TCS Daily

Baltic Bully

By Christian Jokinen - July 7, 2005 12:00 AM

For years Flatlandians have fought for their independence from Rightland's domination. Rightland's oppression has led to the formation of Flatlandian resistance movements which in turn have started a violent campaign against Rightland and the Rightlandian minority in Flatland. Uprisings, terrorism, counter-terrorism, ethnic cleansing, organized crime. In spring 2005, the violence escalated to full civil war, with hundreds killed and 300,000 refugees. The conflict caught the attention of the Western media and finally the UN Security Council made a decision to send more than 2,000 NATO troops to Flatland and Rightland for peace implementation and peacekeeping.

Sound familiar?

In June, soldiers from more than a dozen countries came together in Lithuania to participate in the multinational peacekeeping exercise "Amber Hope 2005". Side-by-side and shoulder-to-shoulder, Finnish, Estonian, Latvian, Lithuanian, Polish and British soldiers trained for the "worst case". The United States was represented only by one officer.

Although the scenario was imaginary, similar conflicts unfortunately are reality around the world. Lithuania was an excellent venue to organize an exercise like this. The Baltic countries, Estonia, Latvia and Lithuania, regained their independence in the years 1991-1992 after half a century of Soviet Russian occupation. Since their independence, the three Baltic countries have witnessed a remarkable recovery, becoming again members in the family of Western democracies. The three countries became full member states of NATO and the European Union just last year. For the Baltic countries tight relations with the West and especially America are a matter of national survival, a core value of their security policy, and a top priority in their foreign policy agenda. The three Baltic states are part of the so-called "New Europe": Lithuanian, Latvian and Estonian soldiers are fighting international terrorism side-by-side with American soldiers in Afghanistan and Iraq.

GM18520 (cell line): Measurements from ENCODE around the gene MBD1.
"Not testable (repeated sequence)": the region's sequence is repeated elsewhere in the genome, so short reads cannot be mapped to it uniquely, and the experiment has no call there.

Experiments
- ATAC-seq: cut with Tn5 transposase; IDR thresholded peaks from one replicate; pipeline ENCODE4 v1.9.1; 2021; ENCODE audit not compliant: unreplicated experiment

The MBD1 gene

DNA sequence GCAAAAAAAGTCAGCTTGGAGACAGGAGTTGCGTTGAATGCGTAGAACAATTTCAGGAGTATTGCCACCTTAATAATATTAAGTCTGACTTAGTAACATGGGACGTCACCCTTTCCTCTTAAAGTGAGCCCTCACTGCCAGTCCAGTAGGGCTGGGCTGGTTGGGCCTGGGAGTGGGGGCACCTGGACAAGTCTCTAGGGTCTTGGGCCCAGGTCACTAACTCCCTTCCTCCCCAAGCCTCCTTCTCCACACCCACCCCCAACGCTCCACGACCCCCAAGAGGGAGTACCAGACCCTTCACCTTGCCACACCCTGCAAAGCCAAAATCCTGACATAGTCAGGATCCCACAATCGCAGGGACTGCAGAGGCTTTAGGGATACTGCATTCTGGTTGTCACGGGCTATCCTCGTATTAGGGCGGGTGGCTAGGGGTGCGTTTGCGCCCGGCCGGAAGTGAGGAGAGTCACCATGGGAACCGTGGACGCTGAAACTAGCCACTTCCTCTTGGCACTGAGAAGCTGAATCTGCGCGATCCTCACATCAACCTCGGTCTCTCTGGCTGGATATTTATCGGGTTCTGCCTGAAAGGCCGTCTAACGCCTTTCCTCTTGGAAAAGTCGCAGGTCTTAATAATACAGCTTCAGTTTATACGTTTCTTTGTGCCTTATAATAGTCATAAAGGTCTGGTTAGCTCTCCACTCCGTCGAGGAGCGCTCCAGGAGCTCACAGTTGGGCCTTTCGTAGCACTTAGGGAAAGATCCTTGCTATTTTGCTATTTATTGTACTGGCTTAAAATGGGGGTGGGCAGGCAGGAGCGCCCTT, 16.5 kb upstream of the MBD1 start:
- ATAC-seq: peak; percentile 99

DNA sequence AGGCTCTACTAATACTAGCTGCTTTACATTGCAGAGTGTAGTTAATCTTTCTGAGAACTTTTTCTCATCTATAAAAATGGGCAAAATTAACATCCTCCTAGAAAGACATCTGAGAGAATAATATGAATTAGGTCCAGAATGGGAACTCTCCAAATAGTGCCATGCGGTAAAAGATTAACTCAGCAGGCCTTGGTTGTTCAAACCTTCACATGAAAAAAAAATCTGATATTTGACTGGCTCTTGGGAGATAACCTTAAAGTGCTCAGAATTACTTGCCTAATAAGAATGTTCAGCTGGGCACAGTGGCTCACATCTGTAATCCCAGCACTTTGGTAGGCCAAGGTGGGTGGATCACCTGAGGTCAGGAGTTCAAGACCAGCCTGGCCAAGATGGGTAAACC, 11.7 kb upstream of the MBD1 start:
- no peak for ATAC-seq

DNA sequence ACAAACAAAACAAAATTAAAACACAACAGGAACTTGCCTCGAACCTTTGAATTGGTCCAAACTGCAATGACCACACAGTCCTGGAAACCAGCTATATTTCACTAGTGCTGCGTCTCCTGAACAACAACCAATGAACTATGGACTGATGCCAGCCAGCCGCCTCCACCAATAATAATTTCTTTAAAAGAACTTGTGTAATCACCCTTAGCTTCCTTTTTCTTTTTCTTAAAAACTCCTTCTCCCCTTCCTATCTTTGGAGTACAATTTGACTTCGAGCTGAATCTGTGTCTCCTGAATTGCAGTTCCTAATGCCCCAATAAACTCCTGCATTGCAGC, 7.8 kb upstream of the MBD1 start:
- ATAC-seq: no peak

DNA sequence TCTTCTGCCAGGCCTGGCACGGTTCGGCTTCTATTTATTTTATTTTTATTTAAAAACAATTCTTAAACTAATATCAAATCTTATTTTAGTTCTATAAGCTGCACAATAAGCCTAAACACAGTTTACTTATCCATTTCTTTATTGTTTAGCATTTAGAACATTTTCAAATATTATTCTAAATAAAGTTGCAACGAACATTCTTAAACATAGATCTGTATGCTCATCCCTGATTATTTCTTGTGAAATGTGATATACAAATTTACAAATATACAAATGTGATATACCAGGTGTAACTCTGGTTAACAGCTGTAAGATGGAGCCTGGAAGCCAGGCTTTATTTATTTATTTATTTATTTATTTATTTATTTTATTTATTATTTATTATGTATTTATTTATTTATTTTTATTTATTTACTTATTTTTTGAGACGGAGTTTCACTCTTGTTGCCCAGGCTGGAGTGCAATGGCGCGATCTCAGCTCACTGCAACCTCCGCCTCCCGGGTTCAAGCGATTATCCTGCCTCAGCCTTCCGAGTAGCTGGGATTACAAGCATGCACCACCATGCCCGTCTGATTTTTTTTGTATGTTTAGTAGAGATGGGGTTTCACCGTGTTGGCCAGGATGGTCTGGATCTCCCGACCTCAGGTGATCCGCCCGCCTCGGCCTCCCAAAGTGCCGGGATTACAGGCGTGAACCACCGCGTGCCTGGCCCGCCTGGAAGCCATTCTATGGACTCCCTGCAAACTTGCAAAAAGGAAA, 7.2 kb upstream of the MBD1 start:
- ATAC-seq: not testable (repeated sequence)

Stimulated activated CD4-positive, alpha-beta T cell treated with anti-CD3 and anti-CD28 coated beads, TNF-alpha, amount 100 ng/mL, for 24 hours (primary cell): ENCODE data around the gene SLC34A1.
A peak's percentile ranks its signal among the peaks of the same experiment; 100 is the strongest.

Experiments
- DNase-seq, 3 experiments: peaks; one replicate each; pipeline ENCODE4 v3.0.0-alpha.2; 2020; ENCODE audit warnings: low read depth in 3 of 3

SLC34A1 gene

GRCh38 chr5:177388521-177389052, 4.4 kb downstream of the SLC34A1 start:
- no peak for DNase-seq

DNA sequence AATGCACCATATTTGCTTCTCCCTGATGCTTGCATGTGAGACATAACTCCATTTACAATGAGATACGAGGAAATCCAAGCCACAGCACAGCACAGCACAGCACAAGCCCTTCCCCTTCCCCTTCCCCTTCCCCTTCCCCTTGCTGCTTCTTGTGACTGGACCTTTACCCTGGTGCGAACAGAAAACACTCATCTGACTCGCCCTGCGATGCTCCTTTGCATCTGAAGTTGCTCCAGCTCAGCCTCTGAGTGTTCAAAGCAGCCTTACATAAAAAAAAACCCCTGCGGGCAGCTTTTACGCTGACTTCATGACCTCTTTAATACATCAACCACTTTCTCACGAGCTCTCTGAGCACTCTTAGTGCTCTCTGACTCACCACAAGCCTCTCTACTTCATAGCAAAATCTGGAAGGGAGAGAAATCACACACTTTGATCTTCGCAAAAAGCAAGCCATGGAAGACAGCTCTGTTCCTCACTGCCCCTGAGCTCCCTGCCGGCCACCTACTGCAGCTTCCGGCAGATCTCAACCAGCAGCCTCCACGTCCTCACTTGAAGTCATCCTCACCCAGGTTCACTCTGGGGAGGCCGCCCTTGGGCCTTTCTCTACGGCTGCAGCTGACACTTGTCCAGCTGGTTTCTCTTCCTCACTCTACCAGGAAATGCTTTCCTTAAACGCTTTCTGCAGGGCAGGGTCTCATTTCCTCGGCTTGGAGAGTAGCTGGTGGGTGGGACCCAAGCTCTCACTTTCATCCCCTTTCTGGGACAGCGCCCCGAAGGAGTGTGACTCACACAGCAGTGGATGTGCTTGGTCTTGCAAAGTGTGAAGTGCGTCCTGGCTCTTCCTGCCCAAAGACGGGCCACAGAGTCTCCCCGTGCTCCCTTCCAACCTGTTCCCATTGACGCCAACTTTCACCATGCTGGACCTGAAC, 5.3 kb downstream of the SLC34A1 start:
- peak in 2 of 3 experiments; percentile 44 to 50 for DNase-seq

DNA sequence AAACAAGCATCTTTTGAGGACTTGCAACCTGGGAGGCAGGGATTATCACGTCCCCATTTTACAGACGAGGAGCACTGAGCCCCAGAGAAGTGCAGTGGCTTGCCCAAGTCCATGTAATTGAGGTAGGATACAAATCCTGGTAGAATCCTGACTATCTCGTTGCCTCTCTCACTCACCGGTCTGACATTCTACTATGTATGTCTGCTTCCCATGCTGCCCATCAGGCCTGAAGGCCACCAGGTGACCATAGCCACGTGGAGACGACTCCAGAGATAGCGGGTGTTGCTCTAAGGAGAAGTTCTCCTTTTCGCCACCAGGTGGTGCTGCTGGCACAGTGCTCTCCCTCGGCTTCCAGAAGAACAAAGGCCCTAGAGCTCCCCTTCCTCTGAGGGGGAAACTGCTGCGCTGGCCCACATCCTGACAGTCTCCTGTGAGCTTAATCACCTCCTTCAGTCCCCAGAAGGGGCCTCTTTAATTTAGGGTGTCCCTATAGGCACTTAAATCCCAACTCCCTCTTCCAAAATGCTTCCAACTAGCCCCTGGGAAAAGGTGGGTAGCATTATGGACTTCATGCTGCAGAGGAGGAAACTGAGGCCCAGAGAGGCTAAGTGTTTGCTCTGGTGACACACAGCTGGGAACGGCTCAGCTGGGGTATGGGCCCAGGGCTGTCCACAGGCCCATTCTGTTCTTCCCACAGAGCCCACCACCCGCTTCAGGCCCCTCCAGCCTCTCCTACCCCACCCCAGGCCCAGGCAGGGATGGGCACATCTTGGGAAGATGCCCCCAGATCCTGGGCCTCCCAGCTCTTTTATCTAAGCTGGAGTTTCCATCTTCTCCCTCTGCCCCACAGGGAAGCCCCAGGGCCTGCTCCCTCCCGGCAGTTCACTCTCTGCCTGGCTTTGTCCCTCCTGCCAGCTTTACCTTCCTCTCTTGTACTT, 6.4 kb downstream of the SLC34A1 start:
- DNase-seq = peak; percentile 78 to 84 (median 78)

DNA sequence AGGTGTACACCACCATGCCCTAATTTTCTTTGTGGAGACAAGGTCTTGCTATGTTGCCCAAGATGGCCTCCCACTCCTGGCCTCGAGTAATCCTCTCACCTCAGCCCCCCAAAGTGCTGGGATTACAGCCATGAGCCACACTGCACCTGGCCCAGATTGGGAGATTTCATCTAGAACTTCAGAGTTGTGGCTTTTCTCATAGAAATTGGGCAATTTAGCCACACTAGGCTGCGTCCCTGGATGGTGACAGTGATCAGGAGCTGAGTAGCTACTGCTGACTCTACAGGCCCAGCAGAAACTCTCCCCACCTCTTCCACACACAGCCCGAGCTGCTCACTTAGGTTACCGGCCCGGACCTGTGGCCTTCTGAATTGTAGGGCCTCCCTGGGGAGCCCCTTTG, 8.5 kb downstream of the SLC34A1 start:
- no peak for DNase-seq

The Baltic Sea region has been quite stable for the last decade. This is true thanks to NATO's active interest in promoting stability and security in the area. The war on terror has shifted the frontline far away from the Baltic. But it would be a mistake to regard the Baltic as a haven of peace, where instability would be unthinkable. Behind the curtains the Baltic states have to put up with an unpredictable Russia, which under president Vladimir Putin has taken a path of reviving Soviet strategic thinking.

For Russia, the Baltic area is of vital national interest, and its strategic importance is increasing rather than decreasing. Not only is Russia's second biggest city, St. Petersburg, located on the Baltic Sea, but Russia's economic interests are expanding in the area. Russia has built an important oil harbor in the occupied area of Karelia in Koivisto that has altered the geostrategic balance in the Baltic Sea region. The West has paid little attention so far to the justified concerns of the Baltic countries regarding Russian oil transports in the Baltic.

Europe has been quite passive while Russia has continued its bullying in the Baltic. This bullying has taken many forms: Russia canceled the border agreement with Estonia that had been already agreed on, in Russia's favor, in June. As a pretext for the canceling of the agreement, Russia used an Estonian Parliament resolution that called the Soviet Union's occupation of occupation. Putin's Russia has started a campaign against its Baltic neighbors, using denial of historical facts as a way to attack its neighbors experience with Soviet Union.

Finland, Russia's biggest neighbor in the Baltic, has witnessed even more serious bullying: only this year Russian airplanes have violated Finland's airspace more than 20 times. Russia has denied all these violations, explaining that it needs more airspace to fly to the occupied Königsberg/Kaliningrad enclave. The real cause may turn out to be more sinister: Finland is debating whether it should join NATO or maintain its "neutrality" and "special relations" to Russia. Russia's campaign may be an attempt to influence the Finnish debate over NATO.

As so often is the case, Russia's strategy of bullying may in the end harm its own interests. Russia's fear of NATO enlargement to Finland has to be seen in a wider perspective: for Russia, a NATO country is out of its sphere of influence and so possibly an enemy (or at least an obstacle). Violations of Estonian airspace ended suddenly when NATO airplanes started to patrol Estonian airspace.

Vladimir Putin's strategy of cooperation with America can be short-lived. The United States' active role in the Baltic should be constant. For the Baltic countries the keys of a secure environment and stable future lie firmly in Washington and NATO. Contrary to "Old Europe", the Baltic wants more America.


TCS Daily Archives